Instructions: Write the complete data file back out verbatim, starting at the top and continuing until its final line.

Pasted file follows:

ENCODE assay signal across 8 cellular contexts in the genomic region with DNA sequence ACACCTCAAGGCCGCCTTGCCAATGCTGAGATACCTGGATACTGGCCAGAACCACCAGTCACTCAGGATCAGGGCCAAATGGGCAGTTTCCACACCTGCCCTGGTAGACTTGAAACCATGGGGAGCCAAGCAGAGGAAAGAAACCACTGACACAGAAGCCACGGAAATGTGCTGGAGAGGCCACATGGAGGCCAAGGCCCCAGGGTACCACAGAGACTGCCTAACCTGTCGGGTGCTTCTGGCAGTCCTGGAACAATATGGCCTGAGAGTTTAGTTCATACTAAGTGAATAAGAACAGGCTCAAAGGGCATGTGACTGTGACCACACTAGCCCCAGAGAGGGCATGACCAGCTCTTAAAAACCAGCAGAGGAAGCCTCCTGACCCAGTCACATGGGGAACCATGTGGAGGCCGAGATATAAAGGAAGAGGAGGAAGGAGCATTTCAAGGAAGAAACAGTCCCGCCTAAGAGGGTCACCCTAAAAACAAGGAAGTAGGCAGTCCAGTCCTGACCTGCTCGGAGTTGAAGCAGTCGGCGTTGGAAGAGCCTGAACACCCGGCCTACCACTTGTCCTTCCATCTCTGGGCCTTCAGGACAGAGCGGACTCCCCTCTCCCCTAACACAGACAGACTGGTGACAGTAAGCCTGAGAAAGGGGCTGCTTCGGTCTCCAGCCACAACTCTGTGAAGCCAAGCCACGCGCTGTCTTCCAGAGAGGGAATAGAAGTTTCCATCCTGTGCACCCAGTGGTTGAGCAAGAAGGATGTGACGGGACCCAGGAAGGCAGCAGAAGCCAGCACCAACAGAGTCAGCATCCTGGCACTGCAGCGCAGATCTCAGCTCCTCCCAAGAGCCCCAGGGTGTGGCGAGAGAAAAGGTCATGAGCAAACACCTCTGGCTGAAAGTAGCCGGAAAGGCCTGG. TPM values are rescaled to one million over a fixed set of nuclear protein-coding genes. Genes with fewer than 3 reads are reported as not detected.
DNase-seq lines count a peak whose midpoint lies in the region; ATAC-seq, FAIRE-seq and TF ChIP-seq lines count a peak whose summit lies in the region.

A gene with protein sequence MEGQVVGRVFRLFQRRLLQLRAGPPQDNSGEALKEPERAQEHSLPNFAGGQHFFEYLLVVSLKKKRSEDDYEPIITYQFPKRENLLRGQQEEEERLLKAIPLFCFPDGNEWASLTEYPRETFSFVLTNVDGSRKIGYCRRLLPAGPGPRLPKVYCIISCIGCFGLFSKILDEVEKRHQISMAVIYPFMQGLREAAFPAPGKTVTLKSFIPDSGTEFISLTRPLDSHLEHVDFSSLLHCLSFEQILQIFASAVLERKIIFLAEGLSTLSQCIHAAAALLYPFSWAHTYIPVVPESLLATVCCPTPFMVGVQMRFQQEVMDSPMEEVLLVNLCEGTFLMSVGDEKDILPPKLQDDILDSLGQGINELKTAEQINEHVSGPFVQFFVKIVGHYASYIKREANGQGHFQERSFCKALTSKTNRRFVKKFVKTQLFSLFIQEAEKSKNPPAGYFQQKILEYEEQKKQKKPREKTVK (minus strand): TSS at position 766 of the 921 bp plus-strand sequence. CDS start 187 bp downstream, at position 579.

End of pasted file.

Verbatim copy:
ENCODE assay signal across 8 cellular contexts in the genomic region with DNA sequence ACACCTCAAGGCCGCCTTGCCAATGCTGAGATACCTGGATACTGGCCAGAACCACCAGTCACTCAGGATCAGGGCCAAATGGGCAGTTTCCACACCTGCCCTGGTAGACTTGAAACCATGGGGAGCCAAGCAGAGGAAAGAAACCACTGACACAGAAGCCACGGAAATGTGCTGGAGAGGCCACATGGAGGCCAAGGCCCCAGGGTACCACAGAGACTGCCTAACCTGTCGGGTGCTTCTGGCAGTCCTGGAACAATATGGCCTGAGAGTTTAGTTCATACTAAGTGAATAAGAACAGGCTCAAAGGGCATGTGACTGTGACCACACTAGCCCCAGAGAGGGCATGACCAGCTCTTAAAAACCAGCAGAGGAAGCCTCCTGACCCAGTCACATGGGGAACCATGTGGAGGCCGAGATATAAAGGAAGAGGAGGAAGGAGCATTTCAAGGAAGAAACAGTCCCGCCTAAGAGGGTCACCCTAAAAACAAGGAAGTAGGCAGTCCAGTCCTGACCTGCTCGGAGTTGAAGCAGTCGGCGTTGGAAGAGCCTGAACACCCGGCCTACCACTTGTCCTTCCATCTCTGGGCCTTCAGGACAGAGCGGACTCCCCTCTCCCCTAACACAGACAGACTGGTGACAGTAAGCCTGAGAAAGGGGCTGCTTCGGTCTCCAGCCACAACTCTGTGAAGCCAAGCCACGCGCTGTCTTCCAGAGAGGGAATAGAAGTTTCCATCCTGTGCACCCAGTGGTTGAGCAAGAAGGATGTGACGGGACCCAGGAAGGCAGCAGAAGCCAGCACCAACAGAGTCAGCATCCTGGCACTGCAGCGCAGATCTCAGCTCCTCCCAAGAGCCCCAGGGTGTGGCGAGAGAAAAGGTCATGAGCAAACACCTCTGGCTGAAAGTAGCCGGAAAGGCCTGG. TPM values are rescaled to one million over a fixed set of nuclear protein-coding genes. Genes with fewer than 3 reads are reported as not detected.
DNase-seq lines count a peak whose midpoint lies in the region; ATAC-seq, FAIRE-seq and TF ChIP-seq lines count a peak whose summit lies in the region.

A gene with protein sequence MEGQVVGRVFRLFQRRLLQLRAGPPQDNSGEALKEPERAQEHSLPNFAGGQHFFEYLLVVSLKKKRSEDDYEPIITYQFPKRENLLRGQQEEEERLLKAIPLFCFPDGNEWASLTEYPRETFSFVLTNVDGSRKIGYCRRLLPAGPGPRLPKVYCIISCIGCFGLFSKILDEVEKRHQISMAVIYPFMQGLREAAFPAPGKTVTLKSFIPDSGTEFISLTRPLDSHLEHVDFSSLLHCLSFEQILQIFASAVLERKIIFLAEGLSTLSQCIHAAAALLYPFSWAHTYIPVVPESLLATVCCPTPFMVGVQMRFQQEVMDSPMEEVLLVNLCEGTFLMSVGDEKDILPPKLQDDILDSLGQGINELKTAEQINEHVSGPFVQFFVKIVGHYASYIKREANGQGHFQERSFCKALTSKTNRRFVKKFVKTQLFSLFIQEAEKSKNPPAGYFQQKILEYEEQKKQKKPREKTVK (minus strand): TSS at position 766 of the 921 bp plus-strand sequence. CDS start 187 bp downstream, at position 579.